This monograph is a study of poetry as an alternative way of seeing the world and of obtaining insights into realities that enable the reader to see the vast otherness that usually eludes. The process of creativity is discussed. The influences of other disciplines on the heightening of consciousness are described as well as methodologies of observation that have been employed in the last 100 years are elucidated. Attention is paid to the specific contribution of modern Irish poetry especially in the role of the poet in society. Works of three non English poets (Salinas, Lorca and Pasternak) are appraised in some detail and the role of these three poets in their societies discussed with a view to the vindication of poetic insight and illumination against societal forces that would destroy the poet and his poetry. The final section of the work deals with poetry as an art form uniquely able to interpret a fragmented and arid post modern world.

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Some reviews of Clearing the Tangled Wood

“This is the work of an insatiable reader, a gifted scholar, a natural philosopher and a writer passionately convinced of the spiritual value of poetry. Clearing The Tangled Wood is an appropriate title because James Lawless insists on a clarity and candour in an artistic area where criticism is often needlessly complicated and sometimes confusing. Lawless explores poetry for what it is  a special world with a vitality, identity and mystery all its own. Clearing The Tangled Wood is a thrilling sequence of revelations, a beautifully written work of love, pleasure and insight.”
Brendan Kennelly

“A linguistic ballet, learned and lively, on behalf of poetry.”
John Montague

“A book of great scholarship but also of great hope. To all practitioners of poetry it gives an important epistemological grounding to our work. It is like a safety net to a trapeze artist  we can swing higher and leap farther, knowing that this work lies beneath us. This book has given me back my belief in poetry as not only a useful discipline but an essential manner of being in the world. What more can I say?”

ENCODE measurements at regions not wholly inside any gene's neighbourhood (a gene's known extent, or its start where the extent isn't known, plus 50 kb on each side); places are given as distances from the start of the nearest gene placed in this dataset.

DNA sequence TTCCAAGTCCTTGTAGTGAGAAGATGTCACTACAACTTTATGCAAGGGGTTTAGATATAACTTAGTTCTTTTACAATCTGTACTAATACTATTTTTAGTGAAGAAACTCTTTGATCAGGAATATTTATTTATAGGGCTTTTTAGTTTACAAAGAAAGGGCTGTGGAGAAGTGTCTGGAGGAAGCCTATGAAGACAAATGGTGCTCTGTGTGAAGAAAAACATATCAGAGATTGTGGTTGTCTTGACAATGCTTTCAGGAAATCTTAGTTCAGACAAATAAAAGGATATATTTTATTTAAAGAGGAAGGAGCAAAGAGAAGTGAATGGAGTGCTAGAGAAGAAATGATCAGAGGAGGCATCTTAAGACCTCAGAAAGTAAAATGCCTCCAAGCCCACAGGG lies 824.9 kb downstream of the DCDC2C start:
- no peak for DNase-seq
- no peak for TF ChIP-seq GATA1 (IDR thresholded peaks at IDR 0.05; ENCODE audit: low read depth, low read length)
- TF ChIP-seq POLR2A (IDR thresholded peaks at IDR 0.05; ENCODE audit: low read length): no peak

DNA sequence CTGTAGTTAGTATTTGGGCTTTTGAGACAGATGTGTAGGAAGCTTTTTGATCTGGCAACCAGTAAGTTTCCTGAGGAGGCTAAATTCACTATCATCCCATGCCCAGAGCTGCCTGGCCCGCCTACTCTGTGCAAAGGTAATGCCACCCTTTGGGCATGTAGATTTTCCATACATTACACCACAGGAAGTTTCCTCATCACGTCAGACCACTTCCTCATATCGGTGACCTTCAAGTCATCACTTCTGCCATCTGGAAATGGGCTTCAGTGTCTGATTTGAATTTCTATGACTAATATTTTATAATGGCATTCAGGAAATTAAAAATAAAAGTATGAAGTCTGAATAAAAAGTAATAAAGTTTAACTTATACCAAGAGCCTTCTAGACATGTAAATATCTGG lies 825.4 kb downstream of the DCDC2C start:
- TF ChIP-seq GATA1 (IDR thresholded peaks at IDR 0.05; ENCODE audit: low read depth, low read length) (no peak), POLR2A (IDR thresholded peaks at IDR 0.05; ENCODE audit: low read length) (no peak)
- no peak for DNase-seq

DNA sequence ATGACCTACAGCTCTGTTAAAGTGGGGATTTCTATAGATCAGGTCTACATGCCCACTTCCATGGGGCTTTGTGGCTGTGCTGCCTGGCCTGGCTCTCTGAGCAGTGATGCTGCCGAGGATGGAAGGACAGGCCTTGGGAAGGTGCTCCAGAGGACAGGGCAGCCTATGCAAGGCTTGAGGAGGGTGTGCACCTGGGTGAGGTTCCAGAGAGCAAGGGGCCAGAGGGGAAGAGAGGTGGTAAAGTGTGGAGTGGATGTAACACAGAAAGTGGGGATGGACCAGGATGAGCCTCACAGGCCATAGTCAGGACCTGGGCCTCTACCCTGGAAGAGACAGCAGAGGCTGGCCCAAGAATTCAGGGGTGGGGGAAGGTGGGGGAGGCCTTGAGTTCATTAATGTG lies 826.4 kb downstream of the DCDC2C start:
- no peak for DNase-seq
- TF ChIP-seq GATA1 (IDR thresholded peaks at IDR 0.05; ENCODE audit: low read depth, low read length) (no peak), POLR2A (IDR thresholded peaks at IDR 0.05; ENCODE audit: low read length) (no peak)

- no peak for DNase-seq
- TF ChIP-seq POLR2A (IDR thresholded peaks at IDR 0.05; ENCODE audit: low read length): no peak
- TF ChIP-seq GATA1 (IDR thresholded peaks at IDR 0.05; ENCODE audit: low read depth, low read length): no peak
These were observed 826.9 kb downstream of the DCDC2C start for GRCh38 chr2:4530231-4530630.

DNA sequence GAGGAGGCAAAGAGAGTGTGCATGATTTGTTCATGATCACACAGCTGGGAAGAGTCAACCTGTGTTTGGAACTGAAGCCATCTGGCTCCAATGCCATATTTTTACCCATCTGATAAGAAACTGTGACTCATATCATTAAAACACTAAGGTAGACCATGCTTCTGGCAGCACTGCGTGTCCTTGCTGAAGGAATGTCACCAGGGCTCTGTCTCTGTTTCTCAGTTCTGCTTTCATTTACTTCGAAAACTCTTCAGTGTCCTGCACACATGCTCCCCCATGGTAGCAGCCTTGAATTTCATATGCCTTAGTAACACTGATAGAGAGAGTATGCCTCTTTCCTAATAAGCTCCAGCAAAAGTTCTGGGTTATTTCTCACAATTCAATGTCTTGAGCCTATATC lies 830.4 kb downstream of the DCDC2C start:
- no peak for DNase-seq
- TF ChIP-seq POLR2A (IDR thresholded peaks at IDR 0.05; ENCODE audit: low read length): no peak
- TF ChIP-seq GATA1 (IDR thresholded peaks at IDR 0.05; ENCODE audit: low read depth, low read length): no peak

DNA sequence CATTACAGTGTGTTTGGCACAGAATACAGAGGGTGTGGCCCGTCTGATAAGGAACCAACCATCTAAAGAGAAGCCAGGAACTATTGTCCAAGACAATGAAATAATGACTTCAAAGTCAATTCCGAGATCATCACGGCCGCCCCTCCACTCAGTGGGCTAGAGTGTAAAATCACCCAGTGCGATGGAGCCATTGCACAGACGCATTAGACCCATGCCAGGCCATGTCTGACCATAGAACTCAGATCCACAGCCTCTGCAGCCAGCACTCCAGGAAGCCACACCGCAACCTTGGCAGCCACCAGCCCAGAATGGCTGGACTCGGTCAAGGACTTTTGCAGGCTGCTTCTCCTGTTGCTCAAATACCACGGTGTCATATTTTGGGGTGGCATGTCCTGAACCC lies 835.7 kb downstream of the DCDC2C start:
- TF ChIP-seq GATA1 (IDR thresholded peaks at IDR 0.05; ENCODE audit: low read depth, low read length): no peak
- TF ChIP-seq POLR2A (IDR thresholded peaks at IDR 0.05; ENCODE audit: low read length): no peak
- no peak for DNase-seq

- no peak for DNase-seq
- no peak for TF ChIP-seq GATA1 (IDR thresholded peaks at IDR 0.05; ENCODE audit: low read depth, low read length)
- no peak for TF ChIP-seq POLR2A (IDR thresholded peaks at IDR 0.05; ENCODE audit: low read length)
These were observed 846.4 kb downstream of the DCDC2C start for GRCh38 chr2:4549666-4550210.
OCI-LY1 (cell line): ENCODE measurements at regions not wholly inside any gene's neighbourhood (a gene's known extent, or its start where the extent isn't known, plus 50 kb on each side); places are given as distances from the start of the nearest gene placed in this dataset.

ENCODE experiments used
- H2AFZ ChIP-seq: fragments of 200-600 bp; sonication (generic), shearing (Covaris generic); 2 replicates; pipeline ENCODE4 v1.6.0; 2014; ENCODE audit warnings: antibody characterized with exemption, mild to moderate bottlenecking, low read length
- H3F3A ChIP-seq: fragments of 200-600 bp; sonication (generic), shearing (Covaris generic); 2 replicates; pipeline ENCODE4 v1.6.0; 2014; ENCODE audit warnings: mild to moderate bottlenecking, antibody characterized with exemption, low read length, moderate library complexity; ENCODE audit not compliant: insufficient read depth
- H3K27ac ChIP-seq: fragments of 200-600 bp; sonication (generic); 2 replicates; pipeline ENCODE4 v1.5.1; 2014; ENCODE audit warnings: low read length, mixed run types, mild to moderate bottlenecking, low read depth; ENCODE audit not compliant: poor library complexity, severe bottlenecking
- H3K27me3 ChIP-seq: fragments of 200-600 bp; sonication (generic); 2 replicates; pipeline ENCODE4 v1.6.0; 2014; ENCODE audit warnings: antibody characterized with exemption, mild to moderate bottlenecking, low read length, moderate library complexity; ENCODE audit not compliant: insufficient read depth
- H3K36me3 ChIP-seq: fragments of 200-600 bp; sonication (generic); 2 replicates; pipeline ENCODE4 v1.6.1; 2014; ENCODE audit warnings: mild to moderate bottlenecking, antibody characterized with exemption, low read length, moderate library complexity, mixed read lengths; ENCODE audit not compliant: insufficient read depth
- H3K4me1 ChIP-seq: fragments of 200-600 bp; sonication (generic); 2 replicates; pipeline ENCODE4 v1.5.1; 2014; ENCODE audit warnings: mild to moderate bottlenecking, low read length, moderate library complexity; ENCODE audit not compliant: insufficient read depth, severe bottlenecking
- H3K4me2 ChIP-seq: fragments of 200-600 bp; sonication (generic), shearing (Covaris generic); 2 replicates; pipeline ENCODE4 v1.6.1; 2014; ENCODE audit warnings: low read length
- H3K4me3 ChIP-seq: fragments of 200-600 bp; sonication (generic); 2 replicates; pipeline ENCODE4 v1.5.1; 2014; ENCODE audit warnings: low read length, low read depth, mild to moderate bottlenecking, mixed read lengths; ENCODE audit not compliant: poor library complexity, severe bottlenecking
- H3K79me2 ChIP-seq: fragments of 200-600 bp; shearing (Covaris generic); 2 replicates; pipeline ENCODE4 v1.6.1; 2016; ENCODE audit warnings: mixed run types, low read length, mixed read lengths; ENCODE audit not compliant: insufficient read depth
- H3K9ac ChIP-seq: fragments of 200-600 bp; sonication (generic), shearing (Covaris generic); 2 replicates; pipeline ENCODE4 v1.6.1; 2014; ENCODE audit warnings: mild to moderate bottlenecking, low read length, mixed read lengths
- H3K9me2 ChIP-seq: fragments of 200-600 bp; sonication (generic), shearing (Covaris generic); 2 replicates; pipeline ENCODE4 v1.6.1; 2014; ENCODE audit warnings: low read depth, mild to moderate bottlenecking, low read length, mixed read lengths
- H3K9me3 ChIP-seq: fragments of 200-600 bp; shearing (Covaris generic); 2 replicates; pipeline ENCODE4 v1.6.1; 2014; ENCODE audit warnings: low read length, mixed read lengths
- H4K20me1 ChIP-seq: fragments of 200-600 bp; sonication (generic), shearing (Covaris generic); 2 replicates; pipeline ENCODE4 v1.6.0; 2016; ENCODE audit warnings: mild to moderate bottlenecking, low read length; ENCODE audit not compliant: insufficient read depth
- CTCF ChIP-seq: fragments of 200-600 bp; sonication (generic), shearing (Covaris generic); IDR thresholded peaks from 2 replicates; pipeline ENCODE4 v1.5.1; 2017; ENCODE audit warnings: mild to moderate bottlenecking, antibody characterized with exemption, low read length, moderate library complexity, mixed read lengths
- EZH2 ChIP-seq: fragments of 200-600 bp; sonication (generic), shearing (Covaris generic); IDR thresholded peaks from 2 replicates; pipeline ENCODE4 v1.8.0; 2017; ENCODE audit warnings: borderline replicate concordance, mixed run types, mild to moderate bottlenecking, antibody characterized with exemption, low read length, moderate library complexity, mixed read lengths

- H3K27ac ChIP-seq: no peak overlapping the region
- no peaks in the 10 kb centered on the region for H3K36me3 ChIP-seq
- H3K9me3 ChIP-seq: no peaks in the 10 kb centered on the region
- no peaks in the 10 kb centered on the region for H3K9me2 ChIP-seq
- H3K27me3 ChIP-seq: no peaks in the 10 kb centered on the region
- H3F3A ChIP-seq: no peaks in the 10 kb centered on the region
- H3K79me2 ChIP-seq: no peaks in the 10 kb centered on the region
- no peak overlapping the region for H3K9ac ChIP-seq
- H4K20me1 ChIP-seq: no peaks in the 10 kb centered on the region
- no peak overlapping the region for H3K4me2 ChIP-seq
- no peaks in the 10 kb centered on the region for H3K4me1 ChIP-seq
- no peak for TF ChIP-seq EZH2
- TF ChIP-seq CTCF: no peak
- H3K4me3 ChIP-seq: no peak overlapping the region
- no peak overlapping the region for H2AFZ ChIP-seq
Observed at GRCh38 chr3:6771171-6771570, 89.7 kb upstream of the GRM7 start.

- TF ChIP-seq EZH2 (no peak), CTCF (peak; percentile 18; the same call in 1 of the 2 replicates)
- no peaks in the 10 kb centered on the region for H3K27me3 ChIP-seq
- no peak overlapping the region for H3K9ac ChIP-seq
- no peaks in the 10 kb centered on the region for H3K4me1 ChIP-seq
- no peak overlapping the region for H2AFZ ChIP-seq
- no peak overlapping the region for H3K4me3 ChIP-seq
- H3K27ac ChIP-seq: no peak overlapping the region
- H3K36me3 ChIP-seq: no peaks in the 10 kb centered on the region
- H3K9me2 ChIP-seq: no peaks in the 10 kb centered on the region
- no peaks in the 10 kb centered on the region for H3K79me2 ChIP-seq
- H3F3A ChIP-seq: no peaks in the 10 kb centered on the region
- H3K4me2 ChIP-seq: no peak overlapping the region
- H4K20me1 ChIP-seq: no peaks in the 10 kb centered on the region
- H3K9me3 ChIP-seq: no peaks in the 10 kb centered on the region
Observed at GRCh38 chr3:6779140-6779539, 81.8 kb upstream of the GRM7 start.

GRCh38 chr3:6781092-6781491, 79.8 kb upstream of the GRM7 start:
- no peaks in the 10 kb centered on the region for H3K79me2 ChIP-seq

Nuala Ní Dhomhnaill

“Impressive in its references among other works of criticism, and of opinions and general concepts.”
Thomas Kinsella

“In this luminous and wide-ranging meditation, James Lawless considers the dynamics of creation. For him the poet is one who, in reconnecting us with our buried selves, also invents a new way of seeing the world.”
Declan Kiberd

Clearing the Tangled Wood is a wonderfully compelling and elegantly written book which does, indeed, clarify and shine light on the evolution of poetry in a clear and rigorous way, seeking out and analysing the contributions of numerous poets in an insightful and affectionate way. It is a valuable, well written and enjoyable work through which a reverence and love for poetry, words and form is at all times discernible.”
Michael D. Higgins, President of Ireland

‘Clearing The Tangled Wood is as much a masterwork of poetic imagination as of scholarly precision.’
Ronald M. Mazur, Professor of European Languages and Linguistics, Winona State University.

 “In this wide-ranging book Lawless considers the work of many poets, including W. H. Auden, Allen Ginsberg and Mícheál Ó Siadhail, as he explores the relevance of poetry in ordinary and extraordinary people’s lives. It comes highly recommended.”

from Books Ireland, May 2012

Reviews from Amazon

4.0 out of 5 stars Poetry as you don’t know it.,January 5, 2013
This review is from: Clearing the Tangled Wood: Poetry As a Way of Seeing the World (Paperback)

This book is a very informational and may even be considered educational, aimed to show people the different ways poetry can enrich their lives.

The book shows us benefits of poetry in a language aspect, a well as human communication and much more. After reading this book, your view and understanding of poetry will be completely different, I assure you. You will learn a great deal. I have a better understanding and new respect for poetry since reading “Clearing the Tangled Wood.” One interesting chapter talks about poetry in relation to meditation.

You can tell James Lawless did his homework on this book. An amazing amount of research must have been done, I can only imagine the hours put into this. He did a great job, I am very impressed. I thoroughly enjoyed reading “Clearing the Tangled Wood.” I learned a great deal that I did not know about poetry, though I enjoy books that teach me new things that appeal to me.

I highly recommend this book. If this is your kind of thing, then you will be happy with this book. “Clearing the Tangled Wood” is a real eye opener.

5.0 out of 5 stars An extraordinary read!,January 2, 2013

This review is from: Clearing the Tangled Wood: Poetry As a Way of Seeing the World (Paperback)